These differences appear most strongly in the press. Go to a convenience store in Japan or a supermarket in Belgium and you will see what are the most popular magazines in each country. In a combini you won't find many men's magazines that do not contain porn, while women seem to care only about fashion, and weddings. Add to that a long of manga mags. In the Belgian supemarket, there is no porn at all (it is only sold in newsagents). Magazines are much more varied, with such sections as home interior, real estate, fashion, history, sciences & nature, economy & politics, royalties & celebrities, sports, games (more sudoku in Belgium than in Japan), video games, hunting & fishing, travel, etc. Basically all you find in Japanese department stores or specialised newsagents, but NOT in combini.

    It seems that Japan and Belgium have inverted the exclusive content of their newsagent vs combini/supermarket. In fact, contrarily to Japan, the sex industry in Belgium is very concealed and unconspicuous. You won't notice it if you don't look for it and know where to look. In Japan you will notice it even if you try to avoid it ; apart from porn in all combinis, love hotels, soaplands, special massage parlours, and other X-rated places abound around all big train stations. On the other hand, one might say that Belgium is "sexually boring" because it lacks the sexually charged atmosphere of Japan. Belgian people are also colder and more suspicious of strangers, especially in Brussels.

    Historical heritage & sightseeing

    This is where the "David vs Goliath" fight takes place. Despite its diminutive size, Belgium has a much richer historical heritage than Japan, as you will see point by point.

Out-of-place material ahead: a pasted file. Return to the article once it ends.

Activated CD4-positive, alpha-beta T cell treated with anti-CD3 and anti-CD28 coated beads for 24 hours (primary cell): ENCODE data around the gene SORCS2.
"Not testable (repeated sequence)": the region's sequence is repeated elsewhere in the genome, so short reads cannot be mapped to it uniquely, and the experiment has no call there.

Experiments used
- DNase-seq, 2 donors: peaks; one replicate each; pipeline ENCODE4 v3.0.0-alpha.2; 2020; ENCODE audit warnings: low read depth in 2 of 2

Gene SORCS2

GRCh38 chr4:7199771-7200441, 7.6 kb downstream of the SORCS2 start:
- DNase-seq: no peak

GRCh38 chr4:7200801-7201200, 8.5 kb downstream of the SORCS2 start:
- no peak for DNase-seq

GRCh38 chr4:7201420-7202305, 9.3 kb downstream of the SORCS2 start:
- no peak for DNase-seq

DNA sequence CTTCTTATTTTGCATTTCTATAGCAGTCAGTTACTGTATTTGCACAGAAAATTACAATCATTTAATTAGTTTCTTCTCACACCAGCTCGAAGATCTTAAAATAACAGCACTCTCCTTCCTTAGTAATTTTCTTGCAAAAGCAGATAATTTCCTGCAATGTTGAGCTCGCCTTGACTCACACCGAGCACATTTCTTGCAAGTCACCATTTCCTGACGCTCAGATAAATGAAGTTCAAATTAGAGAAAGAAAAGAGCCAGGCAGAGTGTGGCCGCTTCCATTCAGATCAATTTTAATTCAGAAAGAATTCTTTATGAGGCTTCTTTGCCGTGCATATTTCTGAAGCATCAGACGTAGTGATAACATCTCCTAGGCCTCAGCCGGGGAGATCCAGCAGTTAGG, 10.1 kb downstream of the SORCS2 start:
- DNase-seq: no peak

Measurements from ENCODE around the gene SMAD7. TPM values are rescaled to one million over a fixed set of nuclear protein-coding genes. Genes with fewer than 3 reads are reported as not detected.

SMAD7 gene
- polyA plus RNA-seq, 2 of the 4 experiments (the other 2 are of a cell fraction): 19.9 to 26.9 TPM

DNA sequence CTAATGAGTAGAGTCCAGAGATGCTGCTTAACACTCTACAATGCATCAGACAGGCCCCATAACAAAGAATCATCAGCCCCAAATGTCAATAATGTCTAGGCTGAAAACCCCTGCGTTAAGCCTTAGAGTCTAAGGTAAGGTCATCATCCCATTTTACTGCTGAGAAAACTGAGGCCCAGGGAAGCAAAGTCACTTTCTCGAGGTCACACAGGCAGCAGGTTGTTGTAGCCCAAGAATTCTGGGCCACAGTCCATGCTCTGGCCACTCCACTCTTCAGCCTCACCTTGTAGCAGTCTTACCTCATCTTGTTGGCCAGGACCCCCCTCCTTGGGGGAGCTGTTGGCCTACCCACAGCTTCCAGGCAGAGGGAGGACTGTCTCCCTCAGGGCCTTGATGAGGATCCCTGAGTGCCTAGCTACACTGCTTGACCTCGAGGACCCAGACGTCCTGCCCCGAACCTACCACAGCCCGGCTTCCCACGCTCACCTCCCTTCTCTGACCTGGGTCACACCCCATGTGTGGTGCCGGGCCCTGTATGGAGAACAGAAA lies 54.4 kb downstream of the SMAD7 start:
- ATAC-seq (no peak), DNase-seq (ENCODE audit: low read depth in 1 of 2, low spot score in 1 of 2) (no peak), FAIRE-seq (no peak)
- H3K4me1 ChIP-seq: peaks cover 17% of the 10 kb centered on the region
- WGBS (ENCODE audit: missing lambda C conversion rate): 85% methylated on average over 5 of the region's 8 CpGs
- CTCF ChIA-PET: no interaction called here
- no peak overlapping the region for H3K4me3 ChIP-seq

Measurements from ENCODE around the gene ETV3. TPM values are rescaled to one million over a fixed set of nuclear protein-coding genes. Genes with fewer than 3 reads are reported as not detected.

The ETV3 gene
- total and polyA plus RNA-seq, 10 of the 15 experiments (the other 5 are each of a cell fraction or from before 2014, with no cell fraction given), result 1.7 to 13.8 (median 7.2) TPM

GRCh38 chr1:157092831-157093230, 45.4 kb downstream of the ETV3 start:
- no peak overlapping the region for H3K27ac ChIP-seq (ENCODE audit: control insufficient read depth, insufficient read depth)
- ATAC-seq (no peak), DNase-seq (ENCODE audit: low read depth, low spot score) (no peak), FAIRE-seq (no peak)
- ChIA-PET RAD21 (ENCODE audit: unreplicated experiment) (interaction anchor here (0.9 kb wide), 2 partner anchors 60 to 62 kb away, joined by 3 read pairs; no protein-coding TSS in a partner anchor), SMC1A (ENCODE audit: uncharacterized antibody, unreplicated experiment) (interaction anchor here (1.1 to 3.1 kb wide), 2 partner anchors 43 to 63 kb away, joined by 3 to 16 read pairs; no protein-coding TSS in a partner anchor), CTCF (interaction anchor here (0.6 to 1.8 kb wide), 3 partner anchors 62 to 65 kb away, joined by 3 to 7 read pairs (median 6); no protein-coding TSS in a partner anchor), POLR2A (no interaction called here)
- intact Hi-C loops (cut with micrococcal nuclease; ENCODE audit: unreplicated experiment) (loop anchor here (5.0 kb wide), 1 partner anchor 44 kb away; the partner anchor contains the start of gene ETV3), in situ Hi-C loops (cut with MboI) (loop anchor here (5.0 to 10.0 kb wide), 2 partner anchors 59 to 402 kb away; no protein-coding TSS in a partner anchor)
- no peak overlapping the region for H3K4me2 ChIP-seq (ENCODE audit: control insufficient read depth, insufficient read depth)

- City architecture and public buildings

    Few buildings in Japan are older than 50 years of age. This is partly because Japanese constructions are traditionally made of wood, and made to be rebuild frequently. Shinto shrines are rebuild every 30 years, even the great Ise Jingu. Wood also doesn't resist as well to weather, and even less to fires. So it is unsurprising that Japan has so few historical buildings left. It is common in the Walloon countryside to live in a house which is between 100 and 300 years old, sometimes even 500 years old. The historical centre of many cities (Brussels, Bruges, Ghent, Namur...) dates from the 15th, 16th or 17th century. Few residential houses in central Brussels (let's say in a radius of 2km from the townhall) are less than 100 years old.

    There are only a few small districts within cities that are worth visiting for their traditional arcitecture in Japan : Gion in Kyoto, the canal district of Jurashiki (a street about 100m long, not more), the small town of Takayama, and the Nagamachi, Teramachi & Katamachi districts of Kanazawa. I have been to almost all touristic Japanese cities and no other has any traditional urban architecture to offer. All this is no match for the historical centres of Bruges, Ghent, Antwerp, Mechelen, Brussels, Leuven, Namur, Durbuy and others.

    - Castles

    Belgium has about 3000 castles, citadels or palaces, with very varied styles (see examples. Japan barely has 12 original castles + about 40 concrete reconstructions. One of the oldest castle still standing in Belgium is the huge Fortress of Bouillon, built 950 years ago (Belgium's equivalent to Windsor Castle). The oldest castle in Japan is the tiny Inuyama-jo, which is a mere 470 years old (half the age of Bouillon).

    For the tourists, Japanese castles are unfortunately all fairly similar in style, so that for most people after seeing one you have seen them all. Belgian castles are so different from region to region and by historical period (esp. the interior decoration) that it is possible to see dozens and dozens without getting bored (if you like castles, of course). Japanese castles have also lost their furniture and interior decoration (if they had any), which makes visiting the baren interior all the more boring. No life-size portraits of the old owners, no luxurious bedrooms, no kitchen with their original utensils, no libraries, great staircases with chandeliers and/or tapestries...